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Discussion Starter · #1 ·
Howdy , i have had a number of the ruger mark pistols , but i recently acquired a Ruger Automatic looks like the mark 1 but does not have a serial number ! is this common to not have a number assigned ? thank you
 

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No, it's not common. It should have a serial number on the right, front side of the receiver. If it doesn't have a S/N, it may be an illegal weapon.
Can you post pictures of that side of your pistol?
 

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Discussion Starter · #3 ·
No, it's not common. It should have a serial number on the right, front side of the receiver. If it doesn't have a S/N, it may be an illegal weapon.
Can you post pictures of that side of your pistol?
15384

No, it's not common. It should have a serial number on the right, front side of the receiver. If it doesn't have a S/N, it may be an illegal weapon.
Can you post pictures of that side of your pistol?
15385
 

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Discussion Starter · #4 ·
Thanks , for any info , I have the same question on gunbroker listed and received so many different suggestions . There are no signs that it has ever had a number assigned no reblueing ,fileing Mark's etc. I have taken it completely apart there are no numbers or letters stamped into this pistol ! I have a call into ruger on Monday they have been closed all week for the holiday ! I will post the out come . Thanks
 

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Obviously not acquired from an FFL.dealer. May we ask from where?
 

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It's not a Mark I, it's the Standard RST 4, with the A54 grip frame. If it were a Mark I, it would have an adjustable rear sight. I also noticed that the extractor plunger, spring and extractor are missing. Did you get it that way?
If it was manufactured before 1968, there was actually no requirement to mark serial numbers on any firearm until The 1968 Gun Control Act became viable. Ruger will most likely affirm that. The Ruger Standard was the first type of pistol that Ruger began manufacturing in 1949, but without a S/N, it will be hard to identify a "born-on date".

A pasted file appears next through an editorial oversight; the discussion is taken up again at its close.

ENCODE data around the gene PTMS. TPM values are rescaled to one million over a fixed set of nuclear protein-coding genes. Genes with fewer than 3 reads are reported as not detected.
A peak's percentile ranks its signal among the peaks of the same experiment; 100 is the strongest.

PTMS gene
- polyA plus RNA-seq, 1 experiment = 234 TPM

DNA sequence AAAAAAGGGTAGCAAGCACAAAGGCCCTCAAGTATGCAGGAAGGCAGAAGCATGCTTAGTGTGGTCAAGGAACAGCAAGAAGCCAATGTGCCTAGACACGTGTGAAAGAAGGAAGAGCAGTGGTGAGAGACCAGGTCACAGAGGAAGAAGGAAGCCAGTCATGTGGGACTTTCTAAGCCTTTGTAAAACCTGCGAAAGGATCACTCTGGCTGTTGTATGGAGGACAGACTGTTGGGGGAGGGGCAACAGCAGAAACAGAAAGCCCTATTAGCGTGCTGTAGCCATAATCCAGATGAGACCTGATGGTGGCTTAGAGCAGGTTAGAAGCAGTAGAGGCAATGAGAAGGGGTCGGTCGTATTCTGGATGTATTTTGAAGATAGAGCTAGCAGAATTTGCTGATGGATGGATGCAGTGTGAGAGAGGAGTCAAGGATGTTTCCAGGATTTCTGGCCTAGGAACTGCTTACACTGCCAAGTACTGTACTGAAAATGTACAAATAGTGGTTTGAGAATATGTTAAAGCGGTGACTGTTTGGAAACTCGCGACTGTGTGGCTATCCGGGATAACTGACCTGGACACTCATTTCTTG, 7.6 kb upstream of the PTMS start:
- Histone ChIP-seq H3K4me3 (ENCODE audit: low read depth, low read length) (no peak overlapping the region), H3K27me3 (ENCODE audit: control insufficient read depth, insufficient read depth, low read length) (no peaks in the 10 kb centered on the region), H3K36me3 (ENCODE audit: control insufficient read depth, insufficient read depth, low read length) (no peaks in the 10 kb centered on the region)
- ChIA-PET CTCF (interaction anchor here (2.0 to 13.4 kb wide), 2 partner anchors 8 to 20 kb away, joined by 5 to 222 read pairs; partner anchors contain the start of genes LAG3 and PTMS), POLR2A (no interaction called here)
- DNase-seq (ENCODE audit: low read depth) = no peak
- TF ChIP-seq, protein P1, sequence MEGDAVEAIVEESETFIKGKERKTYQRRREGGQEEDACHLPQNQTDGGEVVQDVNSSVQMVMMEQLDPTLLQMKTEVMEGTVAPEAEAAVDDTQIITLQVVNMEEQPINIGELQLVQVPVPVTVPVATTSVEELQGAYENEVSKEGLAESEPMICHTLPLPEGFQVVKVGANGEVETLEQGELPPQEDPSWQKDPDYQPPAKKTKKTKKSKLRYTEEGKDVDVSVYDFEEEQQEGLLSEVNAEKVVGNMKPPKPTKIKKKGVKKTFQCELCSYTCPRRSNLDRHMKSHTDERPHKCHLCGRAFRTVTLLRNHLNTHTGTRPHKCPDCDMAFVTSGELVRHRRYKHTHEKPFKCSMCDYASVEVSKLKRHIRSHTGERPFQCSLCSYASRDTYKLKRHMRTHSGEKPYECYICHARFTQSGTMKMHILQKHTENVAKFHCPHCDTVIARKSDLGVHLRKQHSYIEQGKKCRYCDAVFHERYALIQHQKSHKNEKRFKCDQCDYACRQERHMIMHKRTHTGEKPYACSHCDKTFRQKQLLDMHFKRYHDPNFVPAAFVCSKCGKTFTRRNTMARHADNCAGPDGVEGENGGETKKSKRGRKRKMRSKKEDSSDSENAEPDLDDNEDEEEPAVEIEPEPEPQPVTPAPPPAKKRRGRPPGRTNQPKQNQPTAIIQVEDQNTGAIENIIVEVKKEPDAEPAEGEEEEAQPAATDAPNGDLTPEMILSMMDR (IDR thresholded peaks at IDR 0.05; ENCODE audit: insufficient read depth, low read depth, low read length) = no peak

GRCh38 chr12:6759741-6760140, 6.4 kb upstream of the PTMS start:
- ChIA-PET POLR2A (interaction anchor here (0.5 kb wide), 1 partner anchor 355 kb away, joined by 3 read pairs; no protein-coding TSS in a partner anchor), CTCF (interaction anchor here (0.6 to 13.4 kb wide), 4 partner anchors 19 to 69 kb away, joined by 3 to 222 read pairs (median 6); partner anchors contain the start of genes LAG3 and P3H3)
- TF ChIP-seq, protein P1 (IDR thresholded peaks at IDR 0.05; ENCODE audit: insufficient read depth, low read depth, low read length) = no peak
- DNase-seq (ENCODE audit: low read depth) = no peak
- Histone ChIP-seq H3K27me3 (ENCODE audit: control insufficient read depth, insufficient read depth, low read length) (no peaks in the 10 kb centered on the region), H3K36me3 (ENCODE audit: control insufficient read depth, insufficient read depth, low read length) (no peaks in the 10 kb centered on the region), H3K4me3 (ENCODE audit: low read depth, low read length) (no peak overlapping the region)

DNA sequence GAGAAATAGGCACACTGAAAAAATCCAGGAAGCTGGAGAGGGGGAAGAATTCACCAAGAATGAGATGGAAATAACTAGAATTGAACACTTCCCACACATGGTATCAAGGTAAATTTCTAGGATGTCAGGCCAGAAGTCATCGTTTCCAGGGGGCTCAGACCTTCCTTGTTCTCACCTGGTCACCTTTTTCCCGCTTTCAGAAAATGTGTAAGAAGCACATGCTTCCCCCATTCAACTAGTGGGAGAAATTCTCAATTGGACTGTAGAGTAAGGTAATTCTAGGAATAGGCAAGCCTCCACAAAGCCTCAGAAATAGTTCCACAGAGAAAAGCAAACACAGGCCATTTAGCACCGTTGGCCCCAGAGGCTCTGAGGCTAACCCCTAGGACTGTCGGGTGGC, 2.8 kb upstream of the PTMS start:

Funny thing is, normally, all the Ruger pistols like yours that I've had cross my bench during the 50+ years I've been working with those pistols, all had serial numbers. Will be interesting to find out what Ruger has to say.
Thanks for posting though, it's an interesting firearm.

As a side note: On page 258 of Chad Hiddleson's book, "Encyclopedia Of RUGER Semi-Automatic Pistols -1949-1992 he has a picture of a Standard pistol exactly like the one you have, but he does note that there is a number 8 hand stamped in an obscure part of the receiver, not visible unless the pistol is disassembled.
 

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Obviously not acquired from an FFL.dealer. May we ask from where?
As was posted above, it could very well have been purchased from an FFL dealer, as all legitimate FFL dealers know. When a firearm is logged in without a S/N applied, like before 1968, the column where the S/N is supposed to be listed is entered as N/S, or "no serial number". So, it still could have been legally purchased from a dealer as a legitimate sale and transfer.
 

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It seems like the 1968 serial number requirement for civilian firearms is very recent for an industry that was very well established after WWII. There are a lot of firearms out there that were made before the requirement, and would be perfectly legal to own or sell without a serial number.

The question would be when Ruger started using serial numbers, and that seems to be from the start, based on their website.
This page covers Standard and Mark I, and shows they start with "1" at 1949, through 1968, and for 1969 and later, they go to a two digit prefix, a dash, and a sequential number. That looks like part of the 1968 legislation, that would have made serial numbers for firearms like VIN (numbers) for cars, with manufacturer ID and other information included in the number.
Also, that 1968 legislation would have specified where the marking of the serial number had to be, requiring it be visible without disassembly.

I don't know a lot about the Mark and Standard pistols, but they seem to have been very popular early on, with a lot of people doing custom work before there was much of a aftermarket industry. I have seen some forum posts showing pistols with an upper from one firearms manufacturer, and a lower from another. It wouldn't surprise me if someone in the 1950's or 60's managed to completely replicate the Ruger receiver from scratch, just because they wanted to, or for some tiny improvement for competition.

SGW's detail of the mark inside that can only be found through disassembly, is the most likely.
Really interesting situation, please update us with what you find.
 

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I noticed something very interesting concerning your picture as posted. When I let my mouse cursor rest in one place on your picture, the number 15385 materializes. Funny thing, but that would represent an actual serial number during the production run of the era when that pistol's receiver could have been made.
 
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